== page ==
Uses: Jewellery (initial and otherwise)
Can you be allergic to this material? It’s incredibly rare, and is generally considered the only material not to react to the body, so, whilst you can, it’s virtually unheard of.
Extra Information: Titanium’s awesome. It’s practically hypoallergenic, and it’s what’s going to hold your bones together if you ever need it! This, in many people’s opinions, makes it the optimal material for initial and post-piercing jewellery. It’s non porous, and you can easily clean it with warm water and a non-scented soap. Because it’s non porous and virtually hypoallergenic, it’s also super good for freshly stretched ears. Titanium can also be anodized, which is another positive, as you end up with really nice colours! Using an electrical current and a solution, the current causes a very thin metal coating to form on the titanium, and the colour depends on what voltage is passed through. Anodisation can sometimes rub off or fade over time, but this doesn’t affect the integrity of the material, simply the aesthetics.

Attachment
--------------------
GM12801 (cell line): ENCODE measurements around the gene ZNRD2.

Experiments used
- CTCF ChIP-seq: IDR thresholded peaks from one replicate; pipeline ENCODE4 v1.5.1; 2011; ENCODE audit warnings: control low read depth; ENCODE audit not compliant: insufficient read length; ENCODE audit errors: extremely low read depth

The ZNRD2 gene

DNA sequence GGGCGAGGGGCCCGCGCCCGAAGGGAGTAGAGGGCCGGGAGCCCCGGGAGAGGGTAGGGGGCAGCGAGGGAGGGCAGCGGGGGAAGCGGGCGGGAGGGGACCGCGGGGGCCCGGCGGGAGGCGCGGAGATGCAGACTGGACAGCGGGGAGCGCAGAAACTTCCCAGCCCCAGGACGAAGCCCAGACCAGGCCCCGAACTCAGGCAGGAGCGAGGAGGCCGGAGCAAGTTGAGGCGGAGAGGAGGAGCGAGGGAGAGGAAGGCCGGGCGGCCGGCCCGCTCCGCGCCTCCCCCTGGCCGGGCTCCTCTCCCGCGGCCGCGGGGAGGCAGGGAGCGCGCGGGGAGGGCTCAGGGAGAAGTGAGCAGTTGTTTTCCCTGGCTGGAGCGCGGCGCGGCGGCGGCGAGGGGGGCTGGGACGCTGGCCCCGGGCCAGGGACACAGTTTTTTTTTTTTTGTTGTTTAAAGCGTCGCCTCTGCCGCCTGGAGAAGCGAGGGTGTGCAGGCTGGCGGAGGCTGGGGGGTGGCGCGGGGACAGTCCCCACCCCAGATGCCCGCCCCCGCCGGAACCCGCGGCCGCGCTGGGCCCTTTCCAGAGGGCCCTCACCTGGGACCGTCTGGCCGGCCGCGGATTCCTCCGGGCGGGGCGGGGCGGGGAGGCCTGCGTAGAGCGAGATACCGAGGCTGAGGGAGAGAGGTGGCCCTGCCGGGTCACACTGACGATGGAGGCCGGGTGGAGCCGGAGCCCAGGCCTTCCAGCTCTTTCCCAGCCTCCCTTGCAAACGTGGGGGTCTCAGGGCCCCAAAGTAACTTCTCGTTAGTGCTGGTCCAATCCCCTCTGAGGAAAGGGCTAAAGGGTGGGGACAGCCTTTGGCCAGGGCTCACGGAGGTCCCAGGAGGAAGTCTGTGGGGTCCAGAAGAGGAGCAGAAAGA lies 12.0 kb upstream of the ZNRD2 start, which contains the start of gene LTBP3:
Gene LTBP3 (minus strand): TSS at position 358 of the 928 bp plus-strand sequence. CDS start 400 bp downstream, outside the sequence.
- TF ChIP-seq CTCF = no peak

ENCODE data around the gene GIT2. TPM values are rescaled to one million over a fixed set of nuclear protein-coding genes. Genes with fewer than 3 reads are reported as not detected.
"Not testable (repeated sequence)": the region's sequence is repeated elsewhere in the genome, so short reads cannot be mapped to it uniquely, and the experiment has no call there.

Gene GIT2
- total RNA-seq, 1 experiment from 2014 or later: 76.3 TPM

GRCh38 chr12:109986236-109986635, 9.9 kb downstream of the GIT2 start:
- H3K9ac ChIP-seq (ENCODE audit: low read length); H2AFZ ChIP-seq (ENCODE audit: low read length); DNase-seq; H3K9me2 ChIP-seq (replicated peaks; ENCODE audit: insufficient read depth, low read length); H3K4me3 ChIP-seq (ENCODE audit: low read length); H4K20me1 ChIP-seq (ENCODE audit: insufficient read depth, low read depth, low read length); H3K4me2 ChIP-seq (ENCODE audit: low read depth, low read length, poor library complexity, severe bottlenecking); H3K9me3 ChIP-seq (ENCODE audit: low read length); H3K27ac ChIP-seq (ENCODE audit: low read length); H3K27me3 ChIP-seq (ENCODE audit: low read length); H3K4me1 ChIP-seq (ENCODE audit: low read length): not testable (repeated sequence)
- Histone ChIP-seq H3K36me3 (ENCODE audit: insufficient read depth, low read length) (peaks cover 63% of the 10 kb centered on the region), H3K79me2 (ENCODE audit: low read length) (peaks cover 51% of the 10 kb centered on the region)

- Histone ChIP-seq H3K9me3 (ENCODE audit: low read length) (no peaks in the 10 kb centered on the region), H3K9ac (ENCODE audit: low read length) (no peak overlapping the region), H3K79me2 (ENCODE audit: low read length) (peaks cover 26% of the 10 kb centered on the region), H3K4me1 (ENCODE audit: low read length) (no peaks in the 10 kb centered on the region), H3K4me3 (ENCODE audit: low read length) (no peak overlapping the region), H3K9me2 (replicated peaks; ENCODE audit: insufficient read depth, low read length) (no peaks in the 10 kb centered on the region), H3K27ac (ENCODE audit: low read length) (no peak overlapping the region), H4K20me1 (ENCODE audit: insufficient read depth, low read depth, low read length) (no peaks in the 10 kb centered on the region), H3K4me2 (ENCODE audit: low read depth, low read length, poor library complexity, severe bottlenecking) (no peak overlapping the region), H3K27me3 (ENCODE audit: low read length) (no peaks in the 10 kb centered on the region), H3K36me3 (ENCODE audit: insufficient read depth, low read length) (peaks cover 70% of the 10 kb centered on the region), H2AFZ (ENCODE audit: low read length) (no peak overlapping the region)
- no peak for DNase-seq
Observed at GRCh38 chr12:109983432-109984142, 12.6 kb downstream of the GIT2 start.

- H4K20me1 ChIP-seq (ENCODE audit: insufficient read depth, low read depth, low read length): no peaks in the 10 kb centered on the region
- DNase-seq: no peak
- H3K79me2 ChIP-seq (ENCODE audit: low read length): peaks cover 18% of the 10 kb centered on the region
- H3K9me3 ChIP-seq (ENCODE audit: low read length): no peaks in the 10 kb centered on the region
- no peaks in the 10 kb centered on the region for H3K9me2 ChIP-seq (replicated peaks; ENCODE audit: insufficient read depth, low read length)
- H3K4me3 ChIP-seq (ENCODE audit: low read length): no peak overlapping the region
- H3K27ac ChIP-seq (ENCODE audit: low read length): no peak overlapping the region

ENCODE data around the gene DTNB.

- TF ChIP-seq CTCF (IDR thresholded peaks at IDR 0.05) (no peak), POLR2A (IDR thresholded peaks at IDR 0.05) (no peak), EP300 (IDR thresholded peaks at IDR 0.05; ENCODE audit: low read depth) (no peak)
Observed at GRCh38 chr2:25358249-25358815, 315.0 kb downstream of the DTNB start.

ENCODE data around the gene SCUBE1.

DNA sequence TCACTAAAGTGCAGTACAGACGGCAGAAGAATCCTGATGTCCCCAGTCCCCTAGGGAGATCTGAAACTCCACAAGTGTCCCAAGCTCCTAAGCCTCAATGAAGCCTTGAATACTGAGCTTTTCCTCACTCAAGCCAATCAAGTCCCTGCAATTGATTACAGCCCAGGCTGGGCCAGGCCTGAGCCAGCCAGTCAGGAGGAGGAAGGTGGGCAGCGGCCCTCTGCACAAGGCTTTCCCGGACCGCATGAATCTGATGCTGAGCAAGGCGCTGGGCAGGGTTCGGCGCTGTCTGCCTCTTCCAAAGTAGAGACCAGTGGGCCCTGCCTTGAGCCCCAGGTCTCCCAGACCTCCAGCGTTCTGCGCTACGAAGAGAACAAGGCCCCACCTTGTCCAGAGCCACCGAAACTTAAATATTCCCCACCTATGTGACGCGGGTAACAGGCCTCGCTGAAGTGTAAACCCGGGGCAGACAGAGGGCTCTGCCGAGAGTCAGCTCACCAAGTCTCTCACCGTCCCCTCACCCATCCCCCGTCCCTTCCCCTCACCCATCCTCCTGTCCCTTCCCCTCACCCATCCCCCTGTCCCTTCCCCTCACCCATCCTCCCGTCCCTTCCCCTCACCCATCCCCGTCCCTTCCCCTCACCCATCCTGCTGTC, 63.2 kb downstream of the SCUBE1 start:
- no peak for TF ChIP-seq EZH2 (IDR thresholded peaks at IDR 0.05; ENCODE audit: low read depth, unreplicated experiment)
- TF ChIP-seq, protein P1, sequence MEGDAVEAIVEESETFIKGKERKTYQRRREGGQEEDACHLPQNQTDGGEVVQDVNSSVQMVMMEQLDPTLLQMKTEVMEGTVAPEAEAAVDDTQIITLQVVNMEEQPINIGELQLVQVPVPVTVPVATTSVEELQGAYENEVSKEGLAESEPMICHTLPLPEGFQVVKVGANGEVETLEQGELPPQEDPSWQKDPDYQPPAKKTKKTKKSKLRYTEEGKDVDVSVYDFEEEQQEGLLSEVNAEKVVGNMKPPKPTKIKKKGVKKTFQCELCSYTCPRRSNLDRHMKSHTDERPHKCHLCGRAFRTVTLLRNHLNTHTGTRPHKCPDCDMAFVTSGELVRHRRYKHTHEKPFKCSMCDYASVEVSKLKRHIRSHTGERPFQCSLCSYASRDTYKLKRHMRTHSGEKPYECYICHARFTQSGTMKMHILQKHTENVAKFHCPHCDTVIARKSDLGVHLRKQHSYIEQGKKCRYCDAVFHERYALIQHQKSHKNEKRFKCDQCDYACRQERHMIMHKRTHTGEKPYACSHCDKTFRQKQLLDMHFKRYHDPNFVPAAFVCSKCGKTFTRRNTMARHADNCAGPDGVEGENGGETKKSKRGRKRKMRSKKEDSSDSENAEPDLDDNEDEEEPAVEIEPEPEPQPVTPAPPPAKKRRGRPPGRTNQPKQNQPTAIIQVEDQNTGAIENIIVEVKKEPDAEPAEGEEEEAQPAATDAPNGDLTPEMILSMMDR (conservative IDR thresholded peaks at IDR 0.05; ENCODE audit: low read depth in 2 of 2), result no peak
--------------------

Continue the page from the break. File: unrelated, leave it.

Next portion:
Can you be allergic to this material? Niobium and its alloys are inert and therefore hypoallergenic.
Extra Information: As niobium is a very soft metal, it can’t be lathed to be threaded, meaning it is only generally used for CBRs and other jewellery with no threading. It’s also more expensive than titanium and surgical steel, and is also the heaviest of the three, which can cause irritation to some wearers. Like titanium, it can also be anodised, just not to the wide range of colours that titanium can be.
Name: Precious metals, Gold and silver.
Can you be allergic to this material? You can be allergic to the nickel present in some of the alloys
Autoclavable? No, making them unusable for initial piercing.